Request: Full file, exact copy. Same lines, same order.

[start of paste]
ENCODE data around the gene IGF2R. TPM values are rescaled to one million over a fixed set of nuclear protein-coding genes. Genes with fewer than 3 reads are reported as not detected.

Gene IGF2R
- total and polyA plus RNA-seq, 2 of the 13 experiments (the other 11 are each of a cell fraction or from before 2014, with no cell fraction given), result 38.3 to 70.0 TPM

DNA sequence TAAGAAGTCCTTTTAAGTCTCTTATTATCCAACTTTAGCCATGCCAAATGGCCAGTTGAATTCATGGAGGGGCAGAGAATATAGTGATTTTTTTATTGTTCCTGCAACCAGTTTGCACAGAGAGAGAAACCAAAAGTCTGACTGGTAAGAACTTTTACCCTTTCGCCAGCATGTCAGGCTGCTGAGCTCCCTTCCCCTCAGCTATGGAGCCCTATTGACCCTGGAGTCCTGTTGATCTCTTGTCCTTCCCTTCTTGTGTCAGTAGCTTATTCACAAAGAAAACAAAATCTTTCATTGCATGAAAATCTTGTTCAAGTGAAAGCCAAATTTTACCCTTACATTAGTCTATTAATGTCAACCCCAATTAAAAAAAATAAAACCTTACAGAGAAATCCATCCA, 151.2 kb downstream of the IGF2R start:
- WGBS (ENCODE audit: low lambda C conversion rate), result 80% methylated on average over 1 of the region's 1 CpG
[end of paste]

ENCODE data around the gene IGF2R. TPM values are rescaled to one million over a fixed set of nuclear protein-coding genes. Genes with fewer than 3 reads are reported as not detected.

Gene IGF2R
- total and polyA plus RNA-seq, 2 of the 13 experiments (the other 11 are each of a cell fraction or from before 2014, with no cell fraction given), result 38.3 to 70.0 TPM

DNA sequence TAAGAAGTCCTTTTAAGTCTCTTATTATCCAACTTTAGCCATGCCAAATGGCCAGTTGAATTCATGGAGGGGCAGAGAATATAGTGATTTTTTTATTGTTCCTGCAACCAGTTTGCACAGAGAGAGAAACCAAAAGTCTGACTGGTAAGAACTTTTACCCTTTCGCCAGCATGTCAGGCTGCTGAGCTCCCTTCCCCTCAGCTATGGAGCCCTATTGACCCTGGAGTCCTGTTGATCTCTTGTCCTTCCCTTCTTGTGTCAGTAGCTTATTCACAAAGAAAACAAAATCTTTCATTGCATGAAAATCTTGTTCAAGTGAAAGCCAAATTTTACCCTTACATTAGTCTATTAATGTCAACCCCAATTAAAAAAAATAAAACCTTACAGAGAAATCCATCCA, 151.2 kb downstream of the IGF2R start:
- WGBS (ENCODE audit: low lambda C conversion rate), result 80% methylated on average over 1 of the region's 1 CpG